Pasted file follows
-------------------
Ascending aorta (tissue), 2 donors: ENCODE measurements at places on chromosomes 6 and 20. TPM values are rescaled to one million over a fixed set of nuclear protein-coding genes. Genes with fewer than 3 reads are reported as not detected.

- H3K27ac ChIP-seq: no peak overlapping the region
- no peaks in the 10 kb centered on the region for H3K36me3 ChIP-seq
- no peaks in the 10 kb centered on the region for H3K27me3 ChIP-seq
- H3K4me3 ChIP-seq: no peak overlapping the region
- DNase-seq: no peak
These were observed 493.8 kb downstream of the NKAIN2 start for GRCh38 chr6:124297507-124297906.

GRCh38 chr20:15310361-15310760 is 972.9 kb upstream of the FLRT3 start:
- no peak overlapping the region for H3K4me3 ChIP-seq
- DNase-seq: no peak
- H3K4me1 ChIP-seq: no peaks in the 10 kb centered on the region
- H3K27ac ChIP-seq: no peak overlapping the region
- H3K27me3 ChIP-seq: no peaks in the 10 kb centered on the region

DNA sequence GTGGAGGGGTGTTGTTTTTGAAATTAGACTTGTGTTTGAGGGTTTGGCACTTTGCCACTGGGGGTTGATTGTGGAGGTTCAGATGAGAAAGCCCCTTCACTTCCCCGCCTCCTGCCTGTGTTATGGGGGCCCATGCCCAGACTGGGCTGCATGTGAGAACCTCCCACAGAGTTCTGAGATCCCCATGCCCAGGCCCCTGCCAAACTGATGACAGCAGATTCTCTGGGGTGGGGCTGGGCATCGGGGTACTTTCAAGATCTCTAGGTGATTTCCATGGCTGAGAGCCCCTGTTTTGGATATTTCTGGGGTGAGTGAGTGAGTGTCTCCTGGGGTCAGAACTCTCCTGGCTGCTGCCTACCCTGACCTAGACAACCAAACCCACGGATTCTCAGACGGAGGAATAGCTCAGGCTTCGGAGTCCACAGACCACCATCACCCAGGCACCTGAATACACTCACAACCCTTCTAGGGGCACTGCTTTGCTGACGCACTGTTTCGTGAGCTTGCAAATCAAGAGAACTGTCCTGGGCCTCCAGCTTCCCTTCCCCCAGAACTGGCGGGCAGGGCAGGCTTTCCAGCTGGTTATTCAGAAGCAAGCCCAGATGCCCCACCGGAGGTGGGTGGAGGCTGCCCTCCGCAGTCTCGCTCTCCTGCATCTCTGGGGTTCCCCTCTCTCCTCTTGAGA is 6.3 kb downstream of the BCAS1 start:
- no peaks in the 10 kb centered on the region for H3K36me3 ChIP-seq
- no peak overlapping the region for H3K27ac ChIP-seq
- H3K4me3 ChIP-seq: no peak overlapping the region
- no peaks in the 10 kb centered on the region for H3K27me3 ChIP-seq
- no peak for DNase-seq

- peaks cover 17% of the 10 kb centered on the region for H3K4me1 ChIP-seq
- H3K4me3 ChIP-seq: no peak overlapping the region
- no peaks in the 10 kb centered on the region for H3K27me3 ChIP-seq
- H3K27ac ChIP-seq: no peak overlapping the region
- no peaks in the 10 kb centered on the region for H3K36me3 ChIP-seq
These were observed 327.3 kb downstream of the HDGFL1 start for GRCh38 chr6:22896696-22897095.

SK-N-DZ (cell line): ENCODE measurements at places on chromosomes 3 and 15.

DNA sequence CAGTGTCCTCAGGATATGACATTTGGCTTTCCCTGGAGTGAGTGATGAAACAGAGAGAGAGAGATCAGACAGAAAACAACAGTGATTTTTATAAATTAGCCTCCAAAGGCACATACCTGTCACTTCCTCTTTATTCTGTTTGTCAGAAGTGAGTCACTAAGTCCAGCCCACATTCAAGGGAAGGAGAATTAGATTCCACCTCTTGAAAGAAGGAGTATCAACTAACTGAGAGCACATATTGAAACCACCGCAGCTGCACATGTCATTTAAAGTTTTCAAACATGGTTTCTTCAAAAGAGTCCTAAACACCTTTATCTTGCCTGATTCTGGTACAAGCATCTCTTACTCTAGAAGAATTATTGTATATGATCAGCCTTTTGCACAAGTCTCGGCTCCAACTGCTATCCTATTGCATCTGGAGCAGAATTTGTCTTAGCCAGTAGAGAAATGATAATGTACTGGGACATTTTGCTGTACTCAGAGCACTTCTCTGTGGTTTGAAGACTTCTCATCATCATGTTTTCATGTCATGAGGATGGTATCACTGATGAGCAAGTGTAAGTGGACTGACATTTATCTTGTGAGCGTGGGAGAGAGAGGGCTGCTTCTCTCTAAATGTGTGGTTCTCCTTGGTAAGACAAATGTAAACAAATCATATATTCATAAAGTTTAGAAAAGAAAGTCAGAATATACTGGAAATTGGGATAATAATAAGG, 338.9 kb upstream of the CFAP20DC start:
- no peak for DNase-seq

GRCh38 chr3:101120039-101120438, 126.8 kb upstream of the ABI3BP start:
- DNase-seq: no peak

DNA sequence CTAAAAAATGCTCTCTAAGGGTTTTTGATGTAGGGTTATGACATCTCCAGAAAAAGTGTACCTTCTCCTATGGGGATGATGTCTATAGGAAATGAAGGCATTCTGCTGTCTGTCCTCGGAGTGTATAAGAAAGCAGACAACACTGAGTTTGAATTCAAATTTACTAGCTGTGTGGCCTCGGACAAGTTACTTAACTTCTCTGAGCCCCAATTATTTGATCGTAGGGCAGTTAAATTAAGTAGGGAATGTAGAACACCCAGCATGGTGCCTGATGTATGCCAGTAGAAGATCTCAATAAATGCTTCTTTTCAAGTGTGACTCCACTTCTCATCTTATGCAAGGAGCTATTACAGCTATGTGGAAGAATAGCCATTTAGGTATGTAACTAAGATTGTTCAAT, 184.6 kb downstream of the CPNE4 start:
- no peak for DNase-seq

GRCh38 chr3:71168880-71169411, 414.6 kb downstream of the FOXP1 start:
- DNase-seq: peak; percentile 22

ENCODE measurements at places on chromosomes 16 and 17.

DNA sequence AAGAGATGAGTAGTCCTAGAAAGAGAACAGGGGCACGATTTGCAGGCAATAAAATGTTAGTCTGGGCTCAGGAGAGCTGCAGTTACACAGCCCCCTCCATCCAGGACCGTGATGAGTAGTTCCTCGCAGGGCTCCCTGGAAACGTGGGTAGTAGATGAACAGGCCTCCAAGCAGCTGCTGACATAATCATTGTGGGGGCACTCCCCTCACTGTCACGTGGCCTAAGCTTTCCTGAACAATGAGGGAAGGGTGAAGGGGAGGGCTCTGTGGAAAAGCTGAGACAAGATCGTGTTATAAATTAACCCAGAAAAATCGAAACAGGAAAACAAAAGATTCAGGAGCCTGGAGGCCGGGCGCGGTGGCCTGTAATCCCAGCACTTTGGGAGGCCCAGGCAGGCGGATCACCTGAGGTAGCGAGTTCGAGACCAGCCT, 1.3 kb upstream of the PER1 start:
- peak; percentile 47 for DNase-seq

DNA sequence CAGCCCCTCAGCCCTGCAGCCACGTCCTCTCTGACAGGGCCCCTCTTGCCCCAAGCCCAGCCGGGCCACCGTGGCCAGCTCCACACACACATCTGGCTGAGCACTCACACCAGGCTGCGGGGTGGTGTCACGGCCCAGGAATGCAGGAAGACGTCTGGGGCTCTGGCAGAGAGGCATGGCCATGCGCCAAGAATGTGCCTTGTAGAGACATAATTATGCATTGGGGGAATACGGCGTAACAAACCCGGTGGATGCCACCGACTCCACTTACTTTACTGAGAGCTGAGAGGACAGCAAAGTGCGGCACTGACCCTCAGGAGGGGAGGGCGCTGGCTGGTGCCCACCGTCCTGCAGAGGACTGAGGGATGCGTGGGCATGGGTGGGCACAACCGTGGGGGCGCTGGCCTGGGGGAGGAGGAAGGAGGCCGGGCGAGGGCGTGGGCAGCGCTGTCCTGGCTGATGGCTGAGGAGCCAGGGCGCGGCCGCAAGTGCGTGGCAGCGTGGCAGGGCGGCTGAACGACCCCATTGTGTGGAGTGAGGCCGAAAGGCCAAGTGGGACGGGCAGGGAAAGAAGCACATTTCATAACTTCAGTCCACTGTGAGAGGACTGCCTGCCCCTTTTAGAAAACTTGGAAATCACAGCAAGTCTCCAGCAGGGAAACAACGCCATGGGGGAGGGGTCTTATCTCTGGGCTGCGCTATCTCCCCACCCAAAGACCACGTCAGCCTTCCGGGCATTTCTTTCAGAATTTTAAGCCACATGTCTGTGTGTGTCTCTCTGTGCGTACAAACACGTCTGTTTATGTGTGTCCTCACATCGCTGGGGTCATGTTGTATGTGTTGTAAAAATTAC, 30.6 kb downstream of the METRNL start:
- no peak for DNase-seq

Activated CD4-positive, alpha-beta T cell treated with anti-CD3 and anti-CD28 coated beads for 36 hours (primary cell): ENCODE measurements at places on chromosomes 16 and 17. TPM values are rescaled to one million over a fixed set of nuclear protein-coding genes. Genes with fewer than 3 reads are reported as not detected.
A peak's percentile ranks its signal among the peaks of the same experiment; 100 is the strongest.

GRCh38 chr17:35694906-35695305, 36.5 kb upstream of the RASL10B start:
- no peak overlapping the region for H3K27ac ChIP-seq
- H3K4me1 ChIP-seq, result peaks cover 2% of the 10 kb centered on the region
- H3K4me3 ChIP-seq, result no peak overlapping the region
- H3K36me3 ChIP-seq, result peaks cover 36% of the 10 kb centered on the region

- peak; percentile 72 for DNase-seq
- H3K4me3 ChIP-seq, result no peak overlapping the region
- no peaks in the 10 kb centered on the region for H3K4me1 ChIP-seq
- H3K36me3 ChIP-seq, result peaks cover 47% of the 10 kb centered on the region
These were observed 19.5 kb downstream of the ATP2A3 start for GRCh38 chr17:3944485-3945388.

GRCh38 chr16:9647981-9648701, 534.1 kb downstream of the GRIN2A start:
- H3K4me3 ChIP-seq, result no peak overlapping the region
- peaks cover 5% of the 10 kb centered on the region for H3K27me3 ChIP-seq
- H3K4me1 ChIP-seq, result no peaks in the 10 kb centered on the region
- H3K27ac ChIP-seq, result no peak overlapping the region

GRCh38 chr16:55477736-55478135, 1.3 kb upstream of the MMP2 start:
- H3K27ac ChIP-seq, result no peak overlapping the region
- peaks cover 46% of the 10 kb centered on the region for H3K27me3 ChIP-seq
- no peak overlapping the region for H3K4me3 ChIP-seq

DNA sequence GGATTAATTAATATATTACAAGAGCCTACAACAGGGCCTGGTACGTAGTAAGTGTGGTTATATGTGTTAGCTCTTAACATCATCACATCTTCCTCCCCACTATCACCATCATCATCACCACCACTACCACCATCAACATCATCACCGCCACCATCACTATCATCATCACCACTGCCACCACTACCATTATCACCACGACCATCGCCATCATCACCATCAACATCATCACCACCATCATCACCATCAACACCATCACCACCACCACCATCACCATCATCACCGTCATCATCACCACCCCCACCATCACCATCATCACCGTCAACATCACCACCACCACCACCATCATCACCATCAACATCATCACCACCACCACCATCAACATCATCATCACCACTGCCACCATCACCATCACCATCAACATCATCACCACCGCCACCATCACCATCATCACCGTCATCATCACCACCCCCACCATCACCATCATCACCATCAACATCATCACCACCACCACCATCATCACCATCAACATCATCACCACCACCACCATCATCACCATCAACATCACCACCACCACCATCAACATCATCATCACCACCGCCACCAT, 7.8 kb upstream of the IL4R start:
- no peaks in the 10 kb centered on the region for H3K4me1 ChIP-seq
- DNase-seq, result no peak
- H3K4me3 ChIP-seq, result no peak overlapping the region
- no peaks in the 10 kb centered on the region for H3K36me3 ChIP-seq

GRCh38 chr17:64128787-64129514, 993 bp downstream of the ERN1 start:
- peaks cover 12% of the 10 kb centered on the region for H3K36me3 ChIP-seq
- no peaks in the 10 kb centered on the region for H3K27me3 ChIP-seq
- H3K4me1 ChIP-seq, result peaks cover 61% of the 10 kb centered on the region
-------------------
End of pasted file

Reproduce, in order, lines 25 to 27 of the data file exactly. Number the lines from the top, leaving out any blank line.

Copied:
These were observed 327.3 kb downstream of the HDGFL1 start for GRCh38 chr6:22896696-22897095.

SK-N-DZ (cell line): ENCODE measurements at places on chromosomes 3 and 15.

DNA sequence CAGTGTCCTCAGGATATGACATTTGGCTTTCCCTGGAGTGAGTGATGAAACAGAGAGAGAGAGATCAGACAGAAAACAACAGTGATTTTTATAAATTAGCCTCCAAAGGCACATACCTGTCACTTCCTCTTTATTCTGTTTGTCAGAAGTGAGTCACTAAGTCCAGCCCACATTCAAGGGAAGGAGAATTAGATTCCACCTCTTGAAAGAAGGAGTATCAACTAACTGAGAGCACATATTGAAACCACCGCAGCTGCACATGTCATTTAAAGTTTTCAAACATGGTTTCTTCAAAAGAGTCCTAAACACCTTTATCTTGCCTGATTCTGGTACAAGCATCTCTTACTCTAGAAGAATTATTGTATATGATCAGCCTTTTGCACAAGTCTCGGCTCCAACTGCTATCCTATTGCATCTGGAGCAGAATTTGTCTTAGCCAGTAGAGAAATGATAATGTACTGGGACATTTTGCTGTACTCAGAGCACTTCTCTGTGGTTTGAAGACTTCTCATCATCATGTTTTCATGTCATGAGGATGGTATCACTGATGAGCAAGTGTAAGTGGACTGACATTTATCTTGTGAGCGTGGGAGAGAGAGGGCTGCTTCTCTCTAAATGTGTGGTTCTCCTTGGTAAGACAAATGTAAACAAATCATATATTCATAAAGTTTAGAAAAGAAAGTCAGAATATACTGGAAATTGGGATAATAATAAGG, 338.9 kb upstream of the CFAP20DC start: